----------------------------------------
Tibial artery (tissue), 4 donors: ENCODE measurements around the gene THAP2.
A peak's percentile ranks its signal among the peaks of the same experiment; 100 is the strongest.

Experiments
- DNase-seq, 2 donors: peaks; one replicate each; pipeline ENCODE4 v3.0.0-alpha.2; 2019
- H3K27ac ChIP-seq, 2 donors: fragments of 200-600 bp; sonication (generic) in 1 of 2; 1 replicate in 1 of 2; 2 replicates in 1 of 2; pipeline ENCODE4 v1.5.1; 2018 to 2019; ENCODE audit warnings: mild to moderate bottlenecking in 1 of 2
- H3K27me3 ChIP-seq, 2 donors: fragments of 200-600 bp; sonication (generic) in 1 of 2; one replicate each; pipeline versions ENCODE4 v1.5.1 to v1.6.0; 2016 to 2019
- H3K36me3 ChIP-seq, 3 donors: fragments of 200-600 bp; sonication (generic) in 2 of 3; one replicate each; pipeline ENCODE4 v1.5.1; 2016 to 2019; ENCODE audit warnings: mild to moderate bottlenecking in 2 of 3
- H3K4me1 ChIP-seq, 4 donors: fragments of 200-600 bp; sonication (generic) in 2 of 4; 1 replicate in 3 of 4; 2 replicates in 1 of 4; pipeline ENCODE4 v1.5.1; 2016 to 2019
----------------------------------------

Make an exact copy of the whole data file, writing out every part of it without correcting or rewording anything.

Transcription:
Tibial artery (tissue), 4 donors: ENCODE measurements around the gene THAP2.
A peak's percentile ranks its signal among the peaks of the same experiment; 100 is the strongest.

Experiments
- DNase-seq, 2 donors: peaks; one replicate each; pipeline ENCODE4 v3.0.0-alpha.2; 2019
- H3K27ac ChIP-seq, 2 donors: fragments of 200-600 bp; sonication (generic) in 1 of 2; 1 replicate in 1 of 2; 2 replicates in 1 of 2; pipeline ENCODE4 v1.5.1; 2018 to 2019; ENCODE audit warnings: mild to moderate bottlenecking in 1 of 2
- H3K27me3 ChIP-seq, 2 donors: fragments of 200-600 bp; sonication (generic) in 1 of 2; one replicate each; pipeline versions ENCODE4 v1.5.1 to v1.6.0; 2016 to 2019
- H3K36me3 ChIP-seq, 3 donors: fragments of 200-600 bp; sonication (generic) in 2 of 3; one replicate each; pipeline ENCODE4 v1.5.1; 2016 to 2019; ENCODE audit warnings: mild to moderate bottlenecking in 2 of 3
- H3K4me1 ChIP-seq, 4 donors: fragments of 200-600 bp; sonication (generic) in 2 of 4; 1 replicate in 3 of 4; 2 replicates in 1 of 4; pipeline ENCODE4 v1.5.1; 2016 to 2019